During the last lighthouse weekend in Ouddorp Zeeland we found out the hard way that there is a lot of radio and radar equipment in lighthouses; this resulted in high QRM levels on the HF bands, the noise floor on my FT-857D was S7 to S9 on the 80m band near the lighthouse. Also, radio operators next to one another on different bands interfere with each other. The advise I got was to invest some time in set of a bandpass filters (BPFs). I got a DIY filter kit from DG0SA. His BPFs are rated at 200W, they are traditional 3-kreis filters and you can get them for all amateur bands. I have built the 80m, 40m and 20m BPFs and this is what you get:
The insertion losses of the BPFs within the amateur bands is less than 1dB, and the crossband suppression of each filter is approximately 30dB, if you want something better than this then you need to build higher-order filters. I thought it was too much trouble for what I wanted. Wolfgang provides tuning capacitors to adjust the C2 capacitor, but in the end I did not use them. I did check the resonance frequencies and the filter characteristics with my VNA, without a VNA you need to find a friend to help you out.
Receiver test with the Yaesu FT-991
I tested the 40m filter on a weak station, an S1 station on the 40m band with the FT-991 directly connected to the g5rvj antenna (DSP filtering was off, no pre-amplifiers: IPO and no noise blanker). The BPF was inserted in the 50Ohm segment before the tuner that I use for the g5rvj antenna. Once you insert the BPF the S1 station becomes somewhat stronger, possibly up to 2S points. Reason is that the FT-991 is challenged by strong out of band signals that enter the receiver. With a BPF you make it easier for the receiver to select only that signal you are interested in, reason is that the BPF suppresses everything outside the 40m band. This may be an explanation why the signal to noise ratio is somewhat improved with the BPF.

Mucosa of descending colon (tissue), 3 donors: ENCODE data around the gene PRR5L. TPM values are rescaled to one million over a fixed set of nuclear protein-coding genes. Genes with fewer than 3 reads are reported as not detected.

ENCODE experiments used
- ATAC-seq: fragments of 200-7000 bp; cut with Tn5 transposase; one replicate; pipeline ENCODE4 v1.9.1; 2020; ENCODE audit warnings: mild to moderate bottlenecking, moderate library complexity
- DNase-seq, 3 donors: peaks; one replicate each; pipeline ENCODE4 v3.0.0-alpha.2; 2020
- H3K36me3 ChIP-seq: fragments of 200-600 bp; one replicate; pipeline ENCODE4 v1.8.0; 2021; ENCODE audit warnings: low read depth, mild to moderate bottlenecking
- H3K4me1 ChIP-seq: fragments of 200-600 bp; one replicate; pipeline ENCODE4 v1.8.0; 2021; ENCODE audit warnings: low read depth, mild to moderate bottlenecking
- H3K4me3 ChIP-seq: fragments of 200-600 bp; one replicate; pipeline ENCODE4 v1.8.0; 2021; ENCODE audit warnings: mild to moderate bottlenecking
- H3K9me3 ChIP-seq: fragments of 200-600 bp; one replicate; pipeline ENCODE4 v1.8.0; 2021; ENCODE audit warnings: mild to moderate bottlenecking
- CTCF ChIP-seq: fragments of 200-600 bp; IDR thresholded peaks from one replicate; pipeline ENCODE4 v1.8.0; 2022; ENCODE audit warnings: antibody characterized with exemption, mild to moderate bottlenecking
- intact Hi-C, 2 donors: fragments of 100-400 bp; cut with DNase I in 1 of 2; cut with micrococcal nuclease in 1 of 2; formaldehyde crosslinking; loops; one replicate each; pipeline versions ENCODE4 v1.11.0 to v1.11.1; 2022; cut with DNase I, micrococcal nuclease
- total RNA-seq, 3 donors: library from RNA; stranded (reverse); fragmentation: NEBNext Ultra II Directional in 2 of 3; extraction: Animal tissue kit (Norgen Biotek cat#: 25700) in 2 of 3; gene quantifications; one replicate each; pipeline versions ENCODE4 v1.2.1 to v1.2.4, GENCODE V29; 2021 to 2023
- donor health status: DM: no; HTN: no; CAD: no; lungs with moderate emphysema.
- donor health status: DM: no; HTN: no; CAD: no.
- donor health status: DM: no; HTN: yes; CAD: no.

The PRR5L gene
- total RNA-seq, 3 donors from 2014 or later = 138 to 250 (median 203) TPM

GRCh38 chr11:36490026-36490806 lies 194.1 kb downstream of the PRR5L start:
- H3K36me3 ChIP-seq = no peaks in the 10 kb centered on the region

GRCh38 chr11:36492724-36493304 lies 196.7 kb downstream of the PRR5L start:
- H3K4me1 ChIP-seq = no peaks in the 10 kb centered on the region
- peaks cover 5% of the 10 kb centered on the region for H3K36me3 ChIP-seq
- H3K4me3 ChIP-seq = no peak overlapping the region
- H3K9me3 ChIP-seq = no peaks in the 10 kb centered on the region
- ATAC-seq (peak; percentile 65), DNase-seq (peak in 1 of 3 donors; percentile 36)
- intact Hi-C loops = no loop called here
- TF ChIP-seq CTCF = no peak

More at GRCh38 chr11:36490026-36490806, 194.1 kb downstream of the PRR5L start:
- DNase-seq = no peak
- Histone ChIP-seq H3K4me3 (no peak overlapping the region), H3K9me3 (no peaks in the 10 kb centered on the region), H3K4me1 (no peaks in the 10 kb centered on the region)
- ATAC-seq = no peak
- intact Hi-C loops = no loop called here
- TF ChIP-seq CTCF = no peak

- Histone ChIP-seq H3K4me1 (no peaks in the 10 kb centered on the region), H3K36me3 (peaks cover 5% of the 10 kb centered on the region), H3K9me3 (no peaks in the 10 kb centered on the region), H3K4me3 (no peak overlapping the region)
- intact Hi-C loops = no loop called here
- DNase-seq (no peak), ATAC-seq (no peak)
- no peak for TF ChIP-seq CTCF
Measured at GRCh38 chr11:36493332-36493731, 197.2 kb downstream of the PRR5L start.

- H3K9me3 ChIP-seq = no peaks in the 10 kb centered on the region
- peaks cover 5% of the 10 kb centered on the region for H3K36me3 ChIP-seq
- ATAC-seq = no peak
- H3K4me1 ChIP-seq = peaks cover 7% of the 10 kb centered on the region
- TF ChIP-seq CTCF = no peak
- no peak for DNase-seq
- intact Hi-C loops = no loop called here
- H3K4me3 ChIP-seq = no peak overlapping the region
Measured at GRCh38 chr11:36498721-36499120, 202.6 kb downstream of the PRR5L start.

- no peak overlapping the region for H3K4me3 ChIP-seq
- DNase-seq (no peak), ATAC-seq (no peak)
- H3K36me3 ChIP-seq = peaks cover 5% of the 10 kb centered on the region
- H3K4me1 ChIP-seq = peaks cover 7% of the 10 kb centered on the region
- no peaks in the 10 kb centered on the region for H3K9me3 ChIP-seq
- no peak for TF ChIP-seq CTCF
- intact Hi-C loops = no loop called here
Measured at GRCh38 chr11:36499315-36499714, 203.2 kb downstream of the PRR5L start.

Receiver test with the SDR: airspy / spyverter combination
The test is similar, but also more interesting because the SDR comes mostly with digital filtering, nothing else reduces out of band signals and it is expected that the SDR will be more affected by large out-of-band signals. The SDR combination is connected to my favorite active antenna that I describe here. The consequence of inserting a 40m BPF is illustrated in the waterfall plot below, we are centered on the high end of the 40 meter band.
The black bar in the center of the waterfall plot is the BPF switchover point, the lower part shows the waterfall where the BPF is inserted, the upper part sis the waterfall where the SDR is directly connected to the active antenna. All other settings in the SDR# software (gains for HF, mixer, IF and the AGC are the most important parameters) are the same. So here we also see a gain of a couple of dBs, I measured 5 dB, moreover you can see that the intermods caused by strong broadcast stations is significantly reduced. This test works best in the evening when the 40m propagation is enhanced compared to the daylight hours.
Intermodulation products are likely to be reduced by inserting a BPF before the receiver, the plot below is the same as others here, the lower part is without the filter, and upper part is with. The intermodulation product of a broadcast station is indicated by the yellow arrow, and it disappears when you insert the filter.
Last update: 6-sep-2017